Some Cheese Please: It wasn't long before Claudia also began learning how to make cheese. Claudia says it's not that hard to make fresh cheese, such as mozzarella, on your own. Aged cheeses, like parmesan, are another story. While researching how to make her own cheese, Claudia discovered that most of the recipes and instructional material were for making large quantities of cheese and not really practical for a family. This didn't stop Claudia.

Family-Size Cheese: Claudia took the age-old cheese making techniques and transformed them into recipes for family-size yields. She tested her recipes in her kitchen until she got them just right. She collected the ingredients and tools needed to make the cheese. She discovered making good cheese at home really wasn't that hard and was kind of fun. Wanting to share this discovery with others, she put it all together in a nice little DIY cheese kit for making cheese at home.

Investing in Cheese: Claudia was working full-time when she started making cheese. After developing her idea for cheese-making kits, she decided to invest a small sum of money in herself to make the kits and put them on-line. Claudia says her kits were found quickly on-line and started selling. It seems people like the idea of making their own cheese. Claudia says the kits are a fun and easy way to try fermenting your own food and to try different kinds of cheeses. She's now got recipes for 16 kinds of cheeses you can make in less than an hour.

Saturday, June 11, 2016

Meet Local Makers Summer Pop-Up Market

Ullika Pankratz of UP Design Lounge Design Studio and I have put together a special “Meet Local Makers” Summer Pop-Up Market. We are transforming Living Room Realty's beautiful Southeast office on June 18 into a pop-up market place for the day! Stop by and enjoy this great opportunity to meet and shop from some very talented local makers. Many of these artists have been featured on this blog!

I hope to see you there!

Saturday, June 4, 2016

The Southeast Portland Tool Library: Sharing Gets Your Projects Going

Source: Southeast Portland Tool Library
I stopped by the Southeast Portland Tool Library awhile ago for a tour. This place is amazing. It's similar to walking into your friendly neighborhood hardware store or tool shop that carries most of the tools you're going to need for just about any at-home project. The library has lawn mowers, weed eaters and shovels and hoes. It also has woodworking tools, power tool accessories, and bicycle repair tools. Southeast Portland residents have access to all kinds of tools without opening their wallets.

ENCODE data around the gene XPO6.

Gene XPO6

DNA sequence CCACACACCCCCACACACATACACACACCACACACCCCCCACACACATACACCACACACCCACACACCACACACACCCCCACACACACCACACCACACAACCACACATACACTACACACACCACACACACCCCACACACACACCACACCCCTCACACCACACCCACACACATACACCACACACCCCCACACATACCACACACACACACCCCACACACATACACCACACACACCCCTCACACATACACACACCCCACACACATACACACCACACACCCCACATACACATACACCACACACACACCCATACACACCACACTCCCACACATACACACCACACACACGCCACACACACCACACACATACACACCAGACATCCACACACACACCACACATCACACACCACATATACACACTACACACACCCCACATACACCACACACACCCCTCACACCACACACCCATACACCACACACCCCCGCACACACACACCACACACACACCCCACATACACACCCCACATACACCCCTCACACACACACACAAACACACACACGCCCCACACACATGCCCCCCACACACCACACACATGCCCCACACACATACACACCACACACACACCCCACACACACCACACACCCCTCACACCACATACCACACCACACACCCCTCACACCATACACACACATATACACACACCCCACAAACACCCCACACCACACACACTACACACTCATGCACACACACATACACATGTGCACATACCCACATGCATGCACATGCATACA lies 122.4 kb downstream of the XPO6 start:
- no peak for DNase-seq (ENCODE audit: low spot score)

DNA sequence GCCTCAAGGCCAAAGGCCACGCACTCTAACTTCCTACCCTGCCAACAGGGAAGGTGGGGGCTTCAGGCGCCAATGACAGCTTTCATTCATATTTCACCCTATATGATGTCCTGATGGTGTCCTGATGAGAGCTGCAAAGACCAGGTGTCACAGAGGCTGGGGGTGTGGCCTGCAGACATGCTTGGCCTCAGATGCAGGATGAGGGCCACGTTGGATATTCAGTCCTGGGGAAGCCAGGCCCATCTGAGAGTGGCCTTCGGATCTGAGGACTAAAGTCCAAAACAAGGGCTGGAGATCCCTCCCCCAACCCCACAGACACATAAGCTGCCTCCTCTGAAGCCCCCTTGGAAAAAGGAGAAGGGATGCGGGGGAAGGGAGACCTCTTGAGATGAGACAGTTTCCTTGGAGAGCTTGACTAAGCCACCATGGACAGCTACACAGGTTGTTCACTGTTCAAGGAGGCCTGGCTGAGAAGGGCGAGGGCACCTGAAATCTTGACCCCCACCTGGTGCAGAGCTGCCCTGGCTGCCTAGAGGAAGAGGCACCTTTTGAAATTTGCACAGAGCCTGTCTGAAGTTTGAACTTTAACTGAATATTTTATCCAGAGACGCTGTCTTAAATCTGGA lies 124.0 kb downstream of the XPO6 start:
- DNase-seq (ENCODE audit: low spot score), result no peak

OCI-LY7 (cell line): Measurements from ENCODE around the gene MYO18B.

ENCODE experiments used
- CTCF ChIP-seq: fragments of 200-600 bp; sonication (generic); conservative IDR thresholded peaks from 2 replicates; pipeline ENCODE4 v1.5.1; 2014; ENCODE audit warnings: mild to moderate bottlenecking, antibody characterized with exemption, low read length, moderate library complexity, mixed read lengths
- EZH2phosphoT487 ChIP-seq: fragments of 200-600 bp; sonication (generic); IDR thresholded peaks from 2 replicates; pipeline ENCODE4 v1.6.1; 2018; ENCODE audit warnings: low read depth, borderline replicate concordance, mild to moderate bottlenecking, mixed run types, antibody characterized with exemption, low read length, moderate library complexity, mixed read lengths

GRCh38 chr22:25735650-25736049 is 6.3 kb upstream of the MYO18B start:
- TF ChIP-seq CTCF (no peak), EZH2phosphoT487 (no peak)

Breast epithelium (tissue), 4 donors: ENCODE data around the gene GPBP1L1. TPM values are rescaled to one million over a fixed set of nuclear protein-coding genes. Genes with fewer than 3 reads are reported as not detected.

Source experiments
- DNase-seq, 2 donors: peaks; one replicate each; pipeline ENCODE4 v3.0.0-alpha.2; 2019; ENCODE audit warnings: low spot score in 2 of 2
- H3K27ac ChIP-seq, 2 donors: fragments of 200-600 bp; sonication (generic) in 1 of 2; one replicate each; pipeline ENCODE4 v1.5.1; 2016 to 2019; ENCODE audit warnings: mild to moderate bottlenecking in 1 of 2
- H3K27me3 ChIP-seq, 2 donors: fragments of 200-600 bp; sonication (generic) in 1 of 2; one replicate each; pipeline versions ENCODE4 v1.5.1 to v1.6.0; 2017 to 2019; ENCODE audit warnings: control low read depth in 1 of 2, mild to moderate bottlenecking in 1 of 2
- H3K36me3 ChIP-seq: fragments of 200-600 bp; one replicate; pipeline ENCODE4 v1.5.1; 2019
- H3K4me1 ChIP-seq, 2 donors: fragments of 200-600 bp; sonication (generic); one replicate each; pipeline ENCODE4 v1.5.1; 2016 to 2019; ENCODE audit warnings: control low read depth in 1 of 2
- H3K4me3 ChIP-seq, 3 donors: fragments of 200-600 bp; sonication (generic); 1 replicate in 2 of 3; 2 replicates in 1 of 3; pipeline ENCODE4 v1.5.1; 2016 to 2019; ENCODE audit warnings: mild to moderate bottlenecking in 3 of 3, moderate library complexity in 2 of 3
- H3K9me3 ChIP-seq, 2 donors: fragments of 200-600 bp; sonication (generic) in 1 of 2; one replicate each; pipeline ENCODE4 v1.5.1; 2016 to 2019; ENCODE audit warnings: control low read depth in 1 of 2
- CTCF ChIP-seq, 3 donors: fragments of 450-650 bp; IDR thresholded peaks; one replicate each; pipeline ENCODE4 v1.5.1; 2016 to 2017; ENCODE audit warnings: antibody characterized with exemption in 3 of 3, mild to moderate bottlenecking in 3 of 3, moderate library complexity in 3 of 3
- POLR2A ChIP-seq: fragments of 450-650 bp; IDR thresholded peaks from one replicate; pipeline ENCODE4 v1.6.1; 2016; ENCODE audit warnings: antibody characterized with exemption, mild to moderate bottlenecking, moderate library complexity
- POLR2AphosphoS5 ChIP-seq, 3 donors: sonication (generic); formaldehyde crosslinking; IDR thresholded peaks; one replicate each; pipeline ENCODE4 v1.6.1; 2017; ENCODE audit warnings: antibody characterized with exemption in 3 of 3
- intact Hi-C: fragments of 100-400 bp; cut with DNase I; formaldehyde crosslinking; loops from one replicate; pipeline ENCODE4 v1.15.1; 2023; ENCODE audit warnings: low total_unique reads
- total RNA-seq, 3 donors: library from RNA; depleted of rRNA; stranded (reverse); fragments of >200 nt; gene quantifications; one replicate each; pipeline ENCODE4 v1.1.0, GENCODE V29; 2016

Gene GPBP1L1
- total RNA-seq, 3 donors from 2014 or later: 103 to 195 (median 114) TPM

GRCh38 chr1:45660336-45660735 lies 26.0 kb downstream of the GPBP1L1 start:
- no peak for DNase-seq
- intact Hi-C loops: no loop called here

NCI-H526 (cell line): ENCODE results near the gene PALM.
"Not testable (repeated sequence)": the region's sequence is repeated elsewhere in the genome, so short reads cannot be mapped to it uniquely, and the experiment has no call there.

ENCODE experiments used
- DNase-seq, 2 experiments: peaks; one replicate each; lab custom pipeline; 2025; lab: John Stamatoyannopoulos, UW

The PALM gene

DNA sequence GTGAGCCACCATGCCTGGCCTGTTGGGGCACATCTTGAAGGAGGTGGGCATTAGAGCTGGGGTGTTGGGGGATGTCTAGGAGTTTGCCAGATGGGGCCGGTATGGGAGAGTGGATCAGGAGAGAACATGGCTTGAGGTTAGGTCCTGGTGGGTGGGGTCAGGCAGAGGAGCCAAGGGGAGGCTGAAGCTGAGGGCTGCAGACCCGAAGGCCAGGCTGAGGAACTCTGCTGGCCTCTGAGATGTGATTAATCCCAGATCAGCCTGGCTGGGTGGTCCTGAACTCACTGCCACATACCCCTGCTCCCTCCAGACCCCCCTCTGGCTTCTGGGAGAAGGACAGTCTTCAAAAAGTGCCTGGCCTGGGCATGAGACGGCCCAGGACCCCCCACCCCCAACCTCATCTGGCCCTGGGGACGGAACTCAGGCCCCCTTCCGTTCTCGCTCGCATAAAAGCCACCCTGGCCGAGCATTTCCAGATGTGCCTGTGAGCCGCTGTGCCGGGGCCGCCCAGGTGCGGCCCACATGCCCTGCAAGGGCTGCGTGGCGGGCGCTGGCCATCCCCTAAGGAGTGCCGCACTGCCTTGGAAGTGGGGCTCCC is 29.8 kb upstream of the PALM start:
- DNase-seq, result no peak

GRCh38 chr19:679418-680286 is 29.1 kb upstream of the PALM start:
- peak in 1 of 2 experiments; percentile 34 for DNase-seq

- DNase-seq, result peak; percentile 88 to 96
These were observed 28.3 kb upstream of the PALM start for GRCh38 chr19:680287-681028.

True Library: I met with the current board President, Jim Benton, who said the tool library operates very similarly to a book lending library. If you live in the geographic area served by the tool library, you just sign up and begin using the library. Visit the library during its operating hours, peruse the shelves (and floor displays) for the tool or tools you need, and then check out the tools for a week. All free of charge. New users have the opportunity to make a one-time donation when they sign up.

Source: Southeast Portland Tool Library
Community Sharing: I asked Jim how the library gets all of its tools - and there are lots of them. He says the tools are mostly donated from people who live in Portland. It's really the sharing economy in action. Someone buys a tool and realizes it's just sitting on a shelf or in the garage unused most of the time. So the person donates it to the library so more people can use the tool. Or, someone realizes they don't need three shovels, so two of them go to the tool library. And so it goes. The community is pooling its resources together so all members of the community can share instead of purchase and consume. It's a wonderful spirit that also strengthens the community.

Volunteer Sharing: Of course, the Southeast Portland Tool Library is a volunteer operation. Accordingly, the library is currently open two nights a week and on Saturdays. (Check its website for the current schedule). Jim tells me the library's volunteers are its most valuable asset. I can see why. Volunteers check out the tools and get to know the people who use the library. The volunteers maintain the tools and the space they use at Hinson Baptist Church. The volunteers are the soul of the library.